5 ways indigenous peoples are helping the world achieve #ZeroHunger


Indigenous peoples and their food systems can provide answers to food insecurity and climate change

Indigenous peoples are stewards of natural resources, biodiversity and nutritious native foods. They are key partners in finding solutions to climate change and reshaping our food systems. @FAO/Francesco Farnè

Constituting only 5 percent of the world population, indigenous peoples are nevertheless vital stewards of the environment. 28 percent of the world’s land surface, including some of the most ecologically intact and biodiverse forest areas, are primarily managed by indigenous peoples, families, smallholders and local communities. These forests are crucial for curbing gas emissions and maintaining biodiversity. Indigenous foods are also particularly nutritious, and their associated food systems are remarkably climate-resilient and well-adapted to the environment. 

Indigenous peoples’ ways of life and their livelihoods can teach us a lot about preserving natural resources, sourcing and growing food in sustainable ways and living in harmony with nature. Mobilizing the expertise that originates from this heritage and these historical legacies is important for addressing the challenges facing food and agriculture today and in the future.   

Here are 5 of the many ways in which indigenous peoples are helping the world combat climate change: 

1. Their traditional agricultural practices are better adapted to a changing climate

Throughout the centuries, indigenous peoples have developed agricultural techniques that are adapted to extreme environments, like the high altitudes of the Andes or the dry grasslands of Kenya. Their time-tested techniques, such as terracing to prevent soil erosion or floating gardens to make use of flooded fields, are well suited for the increasingly extreme weather events and temperature changes brought on by climate change.

2. They conserve and restore forests and natural resources

Indigenous peoples see themselves as connected to nature and as part of the same system as the environment in which they live.

They have adapted their lifestyles to fit into and respect their environments. In mountains, indigenous peoples’ landscape management systems preserve soil, reduce erosion, conserve water and decrease the risk of disasters. In rangelands, indigenous pastoralist communities manage cattle grazing and cropping in sustainable ways that preserve rangeland biodiversity. In the Amazon, ecosystems’ biodiversity improve when indigenous people inhabit them. 

Left: A programme in Guatemala is helping revive cooking traditions that feature nutritious, traditional crops as a means of fighting malnutrition in the country. ©FAO/Luis Gustavo Sánchez Días; Right: The Hani People in the Yunnan Province of China utilize traditional agricultural practices, such as terracing, and customs for protecting the environment. © FAO/Min Qingwen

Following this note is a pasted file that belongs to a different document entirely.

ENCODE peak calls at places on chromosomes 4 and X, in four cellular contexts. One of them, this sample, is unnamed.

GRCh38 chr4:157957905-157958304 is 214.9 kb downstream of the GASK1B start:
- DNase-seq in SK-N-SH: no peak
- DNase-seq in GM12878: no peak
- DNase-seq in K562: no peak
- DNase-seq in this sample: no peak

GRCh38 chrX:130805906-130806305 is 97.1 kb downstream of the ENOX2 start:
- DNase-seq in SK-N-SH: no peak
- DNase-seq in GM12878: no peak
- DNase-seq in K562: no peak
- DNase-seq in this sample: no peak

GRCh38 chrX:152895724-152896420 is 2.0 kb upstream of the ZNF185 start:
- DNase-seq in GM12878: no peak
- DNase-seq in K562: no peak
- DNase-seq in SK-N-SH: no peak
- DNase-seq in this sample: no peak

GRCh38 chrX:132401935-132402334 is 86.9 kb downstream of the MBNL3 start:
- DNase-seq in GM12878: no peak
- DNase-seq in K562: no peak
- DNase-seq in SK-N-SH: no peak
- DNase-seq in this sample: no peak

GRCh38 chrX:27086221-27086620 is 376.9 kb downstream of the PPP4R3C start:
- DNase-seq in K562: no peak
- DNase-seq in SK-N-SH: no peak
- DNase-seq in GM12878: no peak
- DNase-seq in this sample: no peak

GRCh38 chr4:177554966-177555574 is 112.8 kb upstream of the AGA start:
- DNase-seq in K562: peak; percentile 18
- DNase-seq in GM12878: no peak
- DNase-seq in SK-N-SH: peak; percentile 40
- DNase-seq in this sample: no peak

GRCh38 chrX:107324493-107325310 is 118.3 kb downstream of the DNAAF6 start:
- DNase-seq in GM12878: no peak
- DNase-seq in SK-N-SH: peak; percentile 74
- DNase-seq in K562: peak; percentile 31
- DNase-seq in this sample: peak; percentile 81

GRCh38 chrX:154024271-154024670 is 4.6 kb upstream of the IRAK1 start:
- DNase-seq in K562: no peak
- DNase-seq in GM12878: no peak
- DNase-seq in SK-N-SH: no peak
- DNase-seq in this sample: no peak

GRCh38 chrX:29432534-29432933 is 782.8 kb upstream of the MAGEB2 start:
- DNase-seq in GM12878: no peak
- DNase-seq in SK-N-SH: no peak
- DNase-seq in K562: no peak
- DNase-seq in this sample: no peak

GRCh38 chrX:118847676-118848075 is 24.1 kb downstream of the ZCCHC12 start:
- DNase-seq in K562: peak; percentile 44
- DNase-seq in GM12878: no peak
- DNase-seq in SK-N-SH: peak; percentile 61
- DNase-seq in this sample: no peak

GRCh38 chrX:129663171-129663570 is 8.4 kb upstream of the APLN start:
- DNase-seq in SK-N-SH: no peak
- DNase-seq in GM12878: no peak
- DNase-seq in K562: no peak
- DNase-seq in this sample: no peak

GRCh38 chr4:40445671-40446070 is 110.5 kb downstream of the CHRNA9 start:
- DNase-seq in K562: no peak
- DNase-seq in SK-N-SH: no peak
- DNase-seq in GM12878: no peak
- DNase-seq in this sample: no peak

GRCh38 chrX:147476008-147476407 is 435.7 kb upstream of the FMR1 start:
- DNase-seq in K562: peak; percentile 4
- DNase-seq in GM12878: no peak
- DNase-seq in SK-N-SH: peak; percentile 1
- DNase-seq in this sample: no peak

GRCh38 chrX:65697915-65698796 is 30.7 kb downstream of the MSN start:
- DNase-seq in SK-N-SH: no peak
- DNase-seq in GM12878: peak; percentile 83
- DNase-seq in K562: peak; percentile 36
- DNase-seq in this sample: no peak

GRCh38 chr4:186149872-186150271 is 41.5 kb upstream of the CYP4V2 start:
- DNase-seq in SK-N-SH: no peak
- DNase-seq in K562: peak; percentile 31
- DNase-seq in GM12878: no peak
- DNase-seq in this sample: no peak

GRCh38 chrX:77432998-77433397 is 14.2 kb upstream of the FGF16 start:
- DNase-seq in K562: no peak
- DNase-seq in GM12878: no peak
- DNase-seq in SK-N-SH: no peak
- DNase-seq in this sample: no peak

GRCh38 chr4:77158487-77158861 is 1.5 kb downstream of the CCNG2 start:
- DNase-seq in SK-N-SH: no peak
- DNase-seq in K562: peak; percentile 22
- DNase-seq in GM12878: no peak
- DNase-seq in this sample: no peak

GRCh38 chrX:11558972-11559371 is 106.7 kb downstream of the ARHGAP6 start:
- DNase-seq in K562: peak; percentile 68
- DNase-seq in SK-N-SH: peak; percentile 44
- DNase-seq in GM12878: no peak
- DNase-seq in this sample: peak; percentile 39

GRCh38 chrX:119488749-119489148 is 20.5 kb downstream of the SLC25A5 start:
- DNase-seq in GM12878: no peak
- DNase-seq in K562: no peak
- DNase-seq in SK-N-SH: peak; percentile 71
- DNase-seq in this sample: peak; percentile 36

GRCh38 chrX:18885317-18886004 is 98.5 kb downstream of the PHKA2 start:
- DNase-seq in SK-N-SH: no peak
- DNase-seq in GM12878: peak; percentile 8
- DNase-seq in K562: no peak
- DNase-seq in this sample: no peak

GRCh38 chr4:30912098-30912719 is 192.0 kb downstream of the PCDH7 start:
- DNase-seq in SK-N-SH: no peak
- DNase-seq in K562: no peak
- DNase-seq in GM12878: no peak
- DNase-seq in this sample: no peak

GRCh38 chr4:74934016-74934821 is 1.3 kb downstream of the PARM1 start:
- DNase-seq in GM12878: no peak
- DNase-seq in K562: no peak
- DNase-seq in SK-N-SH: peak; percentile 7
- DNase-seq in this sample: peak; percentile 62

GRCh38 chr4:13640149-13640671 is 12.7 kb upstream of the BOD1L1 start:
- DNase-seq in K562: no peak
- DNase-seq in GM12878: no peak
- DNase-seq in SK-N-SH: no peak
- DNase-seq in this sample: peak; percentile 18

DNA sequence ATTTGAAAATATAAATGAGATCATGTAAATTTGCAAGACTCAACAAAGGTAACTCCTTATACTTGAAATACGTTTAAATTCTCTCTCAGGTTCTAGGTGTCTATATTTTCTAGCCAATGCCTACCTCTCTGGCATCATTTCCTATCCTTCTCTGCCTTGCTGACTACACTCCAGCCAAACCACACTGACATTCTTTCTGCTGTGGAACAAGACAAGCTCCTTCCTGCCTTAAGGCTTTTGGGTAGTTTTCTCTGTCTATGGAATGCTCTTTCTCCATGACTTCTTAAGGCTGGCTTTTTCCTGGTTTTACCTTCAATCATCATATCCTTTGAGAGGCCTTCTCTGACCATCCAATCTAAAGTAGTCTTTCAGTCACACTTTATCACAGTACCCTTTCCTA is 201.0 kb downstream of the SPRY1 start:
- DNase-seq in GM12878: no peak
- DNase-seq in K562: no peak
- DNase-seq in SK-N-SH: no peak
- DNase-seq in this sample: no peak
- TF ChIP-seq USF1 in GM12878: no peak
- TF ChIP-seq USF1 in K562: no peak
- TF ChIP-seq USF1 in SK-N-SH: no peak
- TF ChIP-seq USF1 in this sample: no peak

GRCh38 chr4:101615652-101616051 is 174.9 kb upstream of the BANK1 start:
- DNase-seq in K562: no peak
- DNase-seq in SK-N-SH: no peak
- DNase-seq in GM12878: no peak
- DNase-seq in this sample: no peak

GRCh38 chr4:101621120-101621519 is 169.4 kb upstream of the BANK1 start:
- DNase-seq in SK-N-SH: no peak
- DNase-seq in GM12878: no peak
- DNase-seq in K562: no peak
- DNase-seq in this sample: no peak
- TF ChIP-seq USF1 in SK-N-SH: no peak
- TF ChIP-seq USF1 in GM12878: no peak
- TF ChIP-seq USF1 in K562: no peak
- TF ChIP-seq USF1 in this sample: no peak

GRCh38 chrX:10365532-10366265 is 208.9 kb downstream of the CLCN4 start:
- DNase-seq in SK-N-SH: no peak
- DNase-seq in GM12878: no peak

3. Their foods and traditions can help expand and diversify diets

The world currently relies very heavily on a small set of staple crops. Just five crops – rice, wheat, maize, millet and sorghum – provide about 50 percent of our dietary energy needs. Replete with nutritious, native crops like quinoa and oca, the food systems of indigenous peoples can help the rest of humanity expand its narrow food base to incorporate herbs, shrubs, grains, fruits, animals and fish that might not be well known or used in other parts of the world.

4. They cultivate indigenous crops that are more resilient to climate change

Because many indigenous peoples live in extreme environments, they have chosen crops that have also adapted to such conditions. Indigenous peoples often grow an array of native species of crops and a multitude of varieties that are better adapted to local contexts and are often more resistant to drought, altitude, flooding or other extreme conditions. Used more widely in farming, these crops could help build the resilience of farms now facing a changing, more extreme climate.

Throughout the centuries, indigenous peoples have developed agricultural techniques that are adapted to extreme environments. Their time-tested techniques, such as terracing, are well suited for the increasingly intense weather events and temperature changes brought on by climate change. ©FAO/ Lena Gubler

5. They oversee a large part of the world’s biodiversity

Traditional indigenous territories encompass 28 percent of the world’s land surface, but host 80 percent of the planet’s biodiversity. Preserving biodiversity is essential for food security and nutrition. The genetic pool for plants and animal species is found in all terrestrial biomes, as well as rivers, lakes and marine areas. Living naturally sustainable lives, indigenous peoples preserve these spaces, helping to uphold the biodiversity of the plants and animals in nature.

FAO considers indigenous peoples as invaluable partners in providing solutions to climate change and creating a #ZeroHunger world. We will never achieve long-term solutions to climate change and food security and nutrition without seeking help from and protecting the rights of indigenous peoples. 


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2. Zero hunger, 10. Reduced inequalities, 13. Climate action